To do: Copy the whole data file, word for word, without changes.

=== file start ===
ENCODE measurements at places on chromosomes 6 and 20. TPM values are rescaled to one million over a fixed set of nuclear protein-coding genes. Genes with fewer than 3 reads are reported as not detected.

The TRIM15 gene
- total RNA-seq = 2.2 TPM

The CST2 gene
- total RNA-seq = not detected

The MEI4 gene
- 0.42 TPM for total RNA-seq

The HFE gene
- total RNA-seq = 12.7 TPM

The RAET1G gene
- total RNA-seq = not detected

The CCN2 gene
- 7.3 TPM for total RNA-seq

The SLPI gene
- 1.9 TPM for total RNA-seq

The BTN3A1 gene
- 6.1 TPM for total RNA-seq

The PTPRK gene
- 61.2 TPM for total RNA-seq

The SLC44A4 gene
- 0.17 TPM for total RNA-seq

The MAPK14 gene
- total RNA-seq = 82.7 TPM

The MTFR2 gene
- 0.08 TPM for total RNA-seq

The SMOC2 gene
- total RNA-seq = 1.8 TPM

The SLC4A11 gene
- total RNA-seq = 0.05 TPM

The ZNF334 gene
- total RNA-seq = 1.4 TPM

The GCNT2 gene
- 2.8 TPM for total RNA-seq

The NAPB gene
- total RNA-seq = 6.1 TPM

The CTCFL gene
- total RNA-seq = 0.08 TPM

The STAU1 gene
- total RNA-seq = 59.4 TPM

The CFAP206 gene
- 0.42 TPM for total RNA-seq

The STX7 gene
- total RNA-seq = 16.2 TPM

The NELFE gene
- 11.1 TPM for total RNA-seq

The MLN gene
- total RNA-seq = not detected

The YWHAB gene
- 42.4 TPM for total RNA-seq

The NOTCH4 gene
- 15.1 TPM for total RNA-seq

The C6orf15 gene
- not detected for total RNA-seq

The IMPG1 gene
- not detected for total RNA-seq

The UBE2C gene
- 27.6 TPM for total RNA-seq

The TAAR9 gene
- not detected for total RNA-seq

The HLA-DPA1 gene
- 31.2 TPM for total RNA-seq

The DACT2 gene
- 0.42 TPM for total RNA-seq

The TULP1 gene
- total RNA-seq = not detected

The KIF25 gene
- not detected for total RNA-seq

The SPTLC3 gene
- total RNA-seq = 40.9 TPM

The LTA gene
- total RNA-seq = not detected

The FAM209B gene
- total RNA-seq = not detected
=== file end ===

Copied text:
ENCODE measurements at places on chromosomes 6 and 20. TPM values are rescaled to one million over a fixed set of nuclear protein-coding genes. Genes with fewer than 3 reads are reported as not detected.

The TRIM15 gene
- total RNA-seq = 2.2 TPM

The CST2 gene
- total RNA-seq = not detected

The MEI4 gene
- 0.42 TPM for total RNA-seq

The HFE gene
- total RNA-seq = 12.7 TPM

The RAET1G gene
- total RNA-seq = not detected

The CCN2 gene
- 7.3 TPM for total RNA-seq

The SLPI gene
- 1.9 TPM for total RNA-seq

The BTN3A1 gene
- 6.1 TPM for total RNA-seq

The PTPRK gene
- 61.2 TPM for total RNA-seq

The SLC44A4 gene
- 0.17 TPM for total RNA-seq

The MAPK14 gene
- total RNA-seq = 82.7 TPM

The MTFR2 gene
- 0.08 TPM for total RNA-seq

The SMOC2 gene
- total RNA-seq = 1.8 TPM

The SLC4A11 gene
- total RNA-seq = 0.05 TPM

The ZNF334 gene
- total RNA-seq = 1.4 TPM

The GCNT2 gene
- 2.8 TPM for total RNA-seq

The NAPB gene
- total RNA-seq = 6.1 TPM

The CTCFL gene
- total RNA-seq = 0.08 TPM

The STAU1 gene
- total RNA-seq = 59.4 TPM

The CFAP206 gene
- 0.42 TPM for total RNA-seq

The STX7 gene
- total RNA-seq = 16.2 TPM

The NELFE gene
- 11.1 TPM for total RNA-seq

The MLN gene
- total RNA-seq = not detected

The YWHAB gene
- 42.4 TPM for total RNA-seq

The NOTCH4 gene
- 15.1 TPM for total RNA-seq

The C6orf15 gene
- not detected for total RNA-seq

The IMPG1 gene
- not detected for total RNA-seq

The UBE2C gene
- 27.6 TPM for total RNA-seq

The TAAR9 gene
- not detected for total RNA-seq

The HLA-DPA1 gene
- 31.2 TPM for total RNA-seq

The DACT2 gene
- 0.42 TPM for total RNA-seq

The TULP1 gene
- total RNA-seq = not detected

The KIF25 gene
- not detected for total RNA-seq

The SPTLC3 gene
- total RNA-seq = 40.9 TPM

The LTA gene
- total RNA-seq = not detected

The FAM209B gene
- total RNA-seq = not detected